Picking Up the Pieces: Jonathan Downs Looks at a Collection of Egyptian Pottery Sherds Discovered at the National Trust's Mansion, Kingston Lacy, in Dorset

By Downs, Jonathan | History Today, September 2007 | Go to article overview

Picking Up the Pieces: Jonathan Downs Looks at a Collection of Egyptian Pottery Sherds Discovered at the National Trust's Mansion, Kingston Lacy, in Dorset


Downs, Jonathan, History Today


IN 1982, WHEN THE NATIONAL TRUST acquired Kingston Lacy, the Dorset home of Egyptologist William John Bankes (1786-1855), there was an untold amount of material to collate and catalogue--in particular, a collection of Egyptian relics gathered in the early 1800s. A group of these artefacts lay hidden until last year when an unmarked crate was discovered during works to the cellars: inside were 212 Egyptian ostraka, apparently collected by Bankes from the upper reaches of the Nile.

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Ostraka is an ancient Greek term originally for broken pottery sherds inscribed with a person's name, once used as voting ballots to exile unpopular members of the community--who would thus be 'ostracized'. The term is now used for any inscribed pottery fragments. Readily available as waste rubble, Egyptian ostraka were frequently used to write notes, letters, receipts, rough drafts and calculations, from the first known use of writing in the 3rd millennium BC until the nineteenth century AD.

Trust archaeologist Nancy Grace asked Egyptologist Brian Muhs of Leiden University to help decipher the inscriptions. While he and his colleagues work on the translation, Dr Joanne Rowland of Oxford is examining the ostraka as artefacts.

Of the 212 sherds, 175 bear identifiable texts: 125 Greek, 42 Demotic Egyptian, 6 Arabic, one Coptic, and one Hieratic sherd, the oldest of the group, possibly a draft of a letter or a school exercise, dating to the 2nd millennium BC.

The Greek ostraka seem to be chiefly tax receipts--Greek was an official language in Egypt from the time of Alexander's conquest until the spread of Islam. The demotic texts could be priest-lists from the local temple, specifying names of priests who 'stood before the god' on a given day. However, the find seems to be only half of a larger hoard from the island of Elephantine. The other half appears to have been taken by Henry' Salt (1780-1827), British Consul-General in Cairo--part of the Salt collection was published and is now in the British Library, many of the sherds bearing names from the Greek Kingston Lacy tax receipts.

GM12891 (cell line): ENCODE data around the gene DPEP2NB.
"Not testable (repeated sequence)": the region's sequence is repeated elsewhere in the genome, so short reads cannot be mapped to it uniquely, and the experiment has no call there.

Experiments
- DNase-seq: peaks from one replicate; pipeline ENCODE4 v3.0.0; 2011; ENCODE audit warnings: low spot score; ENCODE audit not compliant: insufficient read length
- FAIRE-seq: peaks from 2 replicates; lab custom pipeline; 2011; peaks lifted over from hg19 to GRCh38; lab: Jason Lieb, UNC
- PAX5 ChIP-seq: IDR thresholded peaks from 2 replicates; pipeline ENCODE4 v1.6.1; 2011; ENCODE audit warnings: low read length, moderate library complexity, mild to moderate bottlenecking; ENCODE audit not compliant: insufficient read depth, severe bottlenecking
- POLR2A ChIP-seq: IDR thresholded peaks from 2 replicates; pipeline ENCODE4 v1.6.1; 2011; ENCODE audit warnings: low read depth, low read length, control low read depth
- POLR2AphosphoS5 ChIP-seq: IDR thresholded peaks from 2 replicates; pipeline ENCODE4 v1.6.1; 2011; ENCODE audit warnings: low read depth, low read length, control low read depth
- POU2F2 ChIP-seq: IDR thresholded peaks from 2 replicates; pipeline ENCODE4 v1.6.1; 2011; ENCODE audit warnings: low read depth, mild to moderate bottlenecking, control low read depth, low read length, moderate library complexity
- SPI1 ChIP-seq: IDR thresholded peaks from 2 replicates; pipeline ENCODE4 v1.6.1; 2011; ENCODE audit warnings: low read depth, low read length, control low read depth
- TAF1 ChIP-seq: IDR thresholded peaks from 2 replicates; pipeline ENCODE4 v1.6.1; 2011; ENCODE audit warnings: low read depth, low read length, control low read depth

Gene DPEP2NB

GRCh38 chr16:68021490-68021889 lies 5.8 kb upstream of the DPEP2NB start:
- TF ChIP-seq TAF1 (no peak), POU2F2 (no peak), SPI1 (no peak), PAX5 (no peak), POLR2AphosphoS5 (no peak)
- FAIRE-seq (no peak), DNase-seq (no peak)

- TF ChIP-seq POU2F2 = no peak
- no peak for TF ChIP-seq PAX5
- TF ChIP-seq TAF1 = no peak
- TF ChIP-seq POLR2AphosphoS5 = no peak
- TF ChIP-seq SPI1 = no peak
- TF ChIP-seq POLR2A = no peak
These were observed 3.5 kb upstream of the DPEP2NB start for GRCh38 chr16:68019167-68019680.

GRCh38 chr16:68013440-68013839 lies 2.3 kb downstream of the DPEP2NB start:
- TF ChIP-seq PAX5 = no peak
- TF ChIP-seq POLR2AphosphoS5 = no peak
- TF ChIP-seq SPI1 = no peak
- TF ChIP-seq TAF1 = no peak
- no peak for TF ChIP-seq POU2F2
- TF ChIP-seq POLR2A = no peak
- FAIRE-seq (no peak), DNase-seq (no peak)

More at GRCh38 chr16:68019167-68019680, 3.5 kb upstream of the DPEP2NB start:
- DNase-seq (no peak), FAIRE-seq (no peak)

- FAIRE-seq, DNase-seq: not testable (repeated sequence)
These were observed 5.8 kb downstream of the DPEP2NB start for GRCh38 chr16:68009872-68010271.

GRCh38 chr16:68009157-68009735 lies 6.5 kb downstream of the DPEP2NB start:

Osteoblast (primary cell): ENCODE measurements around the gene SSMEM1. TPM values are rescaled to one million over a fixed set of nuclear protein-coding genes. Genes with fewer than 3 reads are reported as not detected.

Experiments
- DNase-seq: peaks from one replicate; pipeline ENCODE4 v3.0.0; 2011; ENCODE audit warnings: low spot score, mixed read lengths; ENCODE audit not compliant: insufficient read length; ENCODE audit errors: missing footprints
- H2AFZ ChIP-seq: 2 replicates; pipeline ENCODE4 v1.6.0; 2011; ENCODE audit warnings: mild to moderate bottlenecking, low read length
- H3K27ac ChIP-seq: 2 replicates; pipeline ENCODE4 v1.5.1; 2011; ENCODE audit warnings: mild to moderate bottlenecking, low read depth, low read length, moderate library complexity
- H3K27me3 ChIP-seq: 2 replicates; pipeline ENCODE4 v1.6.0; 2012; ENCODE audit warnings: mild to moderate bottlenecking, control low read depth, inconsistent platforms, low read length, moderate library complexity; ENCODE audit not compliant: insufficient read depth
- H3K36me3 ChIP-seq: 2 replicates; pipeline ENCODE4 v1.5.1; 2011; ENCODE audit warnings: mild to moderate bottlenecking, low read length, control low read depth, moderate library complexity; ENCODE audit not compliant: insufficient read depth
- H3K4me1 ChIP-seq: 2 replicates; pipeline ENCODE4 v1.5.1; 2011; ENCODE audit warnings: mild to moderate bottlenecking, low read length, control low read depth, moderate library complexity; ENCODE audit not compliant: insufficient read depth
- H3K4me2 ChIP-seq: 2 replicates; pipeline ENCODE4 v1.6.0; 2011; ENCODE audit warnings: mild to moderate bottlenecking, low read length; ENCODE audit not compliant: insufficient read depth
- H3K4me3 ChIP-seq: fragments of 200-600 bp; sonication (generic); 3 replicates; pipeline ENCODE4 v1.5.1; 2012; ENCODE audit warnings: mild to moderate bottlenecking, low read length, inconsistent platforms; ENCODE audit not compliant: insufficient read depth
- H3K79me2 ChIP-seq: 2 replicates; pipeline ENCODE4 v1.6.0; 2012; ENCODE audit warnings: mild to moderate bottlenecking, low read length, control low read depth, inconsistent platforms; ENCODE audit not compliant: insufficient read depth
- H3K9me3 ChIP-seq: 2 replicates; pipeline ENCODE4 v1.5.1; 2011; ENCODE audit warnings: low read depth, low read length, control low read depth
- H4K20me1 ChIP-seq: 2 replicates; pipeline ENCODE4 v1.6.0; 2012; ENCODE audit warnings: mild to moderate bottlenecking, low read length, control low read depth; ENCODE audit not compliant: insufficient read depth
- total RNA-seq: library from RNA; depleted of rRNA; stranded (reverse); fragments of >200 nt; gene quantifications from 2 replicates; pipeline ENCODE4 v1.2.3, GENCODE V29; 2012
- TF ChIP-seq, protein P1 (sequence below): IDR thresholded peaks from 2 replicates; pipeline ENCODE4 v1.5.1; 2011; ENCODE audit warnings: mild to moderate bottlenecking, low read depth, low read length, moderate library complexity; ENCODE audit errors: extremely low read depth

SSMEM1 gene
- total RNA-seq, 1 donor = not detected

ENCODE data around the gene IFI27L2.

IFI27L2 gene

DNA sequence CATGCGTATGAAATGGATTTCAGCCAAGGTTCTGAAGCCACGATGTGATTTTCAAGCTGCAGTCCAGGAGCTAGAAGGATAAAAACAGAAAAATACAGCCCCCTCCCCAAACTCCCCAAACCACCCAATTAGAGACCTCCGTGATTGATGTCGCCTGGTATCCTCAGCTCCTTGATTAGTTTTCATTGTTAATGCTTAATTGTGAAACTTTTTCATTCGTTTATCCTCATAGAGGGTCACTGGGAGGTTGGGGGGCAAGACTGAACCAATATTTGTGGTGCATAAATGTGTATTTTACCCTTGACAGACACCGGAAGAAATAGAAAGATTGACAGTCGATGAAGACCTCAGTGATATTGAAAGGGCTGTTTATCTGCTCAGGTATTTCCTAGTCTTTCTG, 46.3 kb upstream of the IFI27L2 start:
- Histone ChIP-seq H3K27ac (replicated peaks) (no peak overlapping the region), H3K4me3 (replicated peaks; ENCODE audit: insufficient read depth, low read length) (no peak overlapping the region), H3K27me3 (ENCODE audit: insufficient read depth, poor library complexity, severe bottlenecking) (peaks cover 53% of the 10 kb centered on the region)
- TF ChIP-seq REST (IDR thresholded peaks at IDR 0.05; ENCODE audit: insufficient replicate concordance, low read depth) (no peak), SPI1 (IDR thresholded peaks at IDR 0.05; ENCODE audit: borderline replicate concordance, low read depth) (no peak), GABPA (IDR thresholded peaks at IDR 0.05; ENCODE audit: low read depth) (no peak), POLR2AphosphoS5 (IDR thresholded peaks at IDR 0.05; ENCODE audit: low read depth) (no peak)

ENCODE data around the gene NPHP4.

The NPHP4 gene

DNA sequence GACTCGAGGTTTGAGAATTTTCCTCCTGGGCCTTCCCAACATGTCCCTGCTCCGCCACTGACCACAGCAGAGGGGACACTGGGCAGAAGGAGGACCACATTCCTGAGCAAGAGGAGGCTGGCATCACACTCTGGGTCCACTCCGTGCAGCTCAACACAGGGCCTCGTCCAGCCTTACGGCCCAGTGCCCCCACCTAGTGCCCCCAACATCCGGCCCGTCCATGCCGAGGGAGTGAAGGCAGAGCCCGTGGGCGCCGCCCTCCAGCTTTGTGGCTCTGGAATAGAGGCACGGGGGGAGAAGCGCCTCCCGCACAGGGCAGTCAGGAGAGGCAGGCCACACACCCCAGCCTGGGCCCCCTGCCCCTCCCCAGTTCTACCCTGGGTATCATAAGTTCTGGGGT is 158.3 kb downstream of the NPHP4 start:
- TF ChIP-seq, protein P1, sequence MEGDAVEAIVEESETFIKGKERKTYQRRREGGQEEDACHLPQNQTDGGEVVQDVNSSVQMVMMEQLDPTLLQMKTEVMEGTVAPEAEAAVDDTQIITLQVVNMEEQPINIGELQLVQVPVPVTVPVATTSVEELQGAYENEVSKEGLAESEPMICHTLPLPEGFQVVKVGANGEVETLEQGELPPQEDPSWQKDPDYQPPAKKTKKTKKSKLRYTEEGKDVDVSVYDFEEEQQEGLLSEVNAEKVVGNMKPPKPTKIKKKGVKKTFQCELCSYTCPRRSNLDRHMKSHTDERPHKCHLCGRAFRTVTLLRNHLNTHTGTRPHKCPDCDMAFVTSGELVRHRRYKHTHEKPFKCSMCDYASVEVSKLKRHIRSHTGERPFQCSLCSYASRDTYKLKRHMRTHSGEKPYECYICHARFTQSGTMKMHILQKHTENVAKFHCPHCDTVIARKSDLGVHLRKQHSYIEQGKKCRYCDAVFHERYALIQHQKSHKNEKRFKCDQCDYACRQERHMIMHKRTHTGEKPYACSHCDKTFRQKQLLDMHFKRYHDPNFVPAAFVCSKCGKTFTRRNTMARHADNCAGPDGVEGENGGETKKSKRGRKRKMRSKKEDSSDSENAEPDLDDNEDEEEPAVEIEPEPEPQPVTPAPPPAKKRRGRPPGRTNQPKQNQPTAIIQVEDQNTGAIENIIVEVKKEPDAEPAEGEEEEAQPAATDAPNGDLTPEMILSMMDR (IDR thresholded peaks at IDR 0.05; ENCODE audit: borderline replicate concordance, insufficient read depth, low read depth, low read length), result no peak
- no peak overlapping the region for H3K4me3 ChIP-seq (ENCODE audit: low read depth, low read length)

In his 1830 publication of the Life and Adventures of Giovanni Finati, his guide on his Egyptian journey, Bankes refers to the ostraka as his Greek 'tiles' from Elephantine. He was keen to have them translated, and later sent a number to the Cambridge scholar Peter Paul Dobree, who published his findings in 1835--but these ostraka are not among the Kingston Lacy find, and may have been kept by Dobree.

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Bankes is arguably one of Britain's seminal explorers of Egypt. A flamboyant character, wit and polymath, he was once referred to by his lifelong friend Lord Byron as 'my master and patron' and the 'father of all mischief'. But Bankes was no gentleman dilettante: blessed with an exceptional memory and powers of observation, he was a scholar of ancient history and believed that Greek inscriptions could reveal the history and chronology of Egypt. An accomplished artist, his collection of sketches and detailed plans attests to his skill.

Towards the end of the Napoleonic Wars, collectors began to visit Egypt much as the Grand Tourists had done in Greece, Spain and Italy in the preceding century, and many of their acquisitions became the cornerstone of Egyptian collections in Turin, Berlin, London, Paris, and Leiden. …

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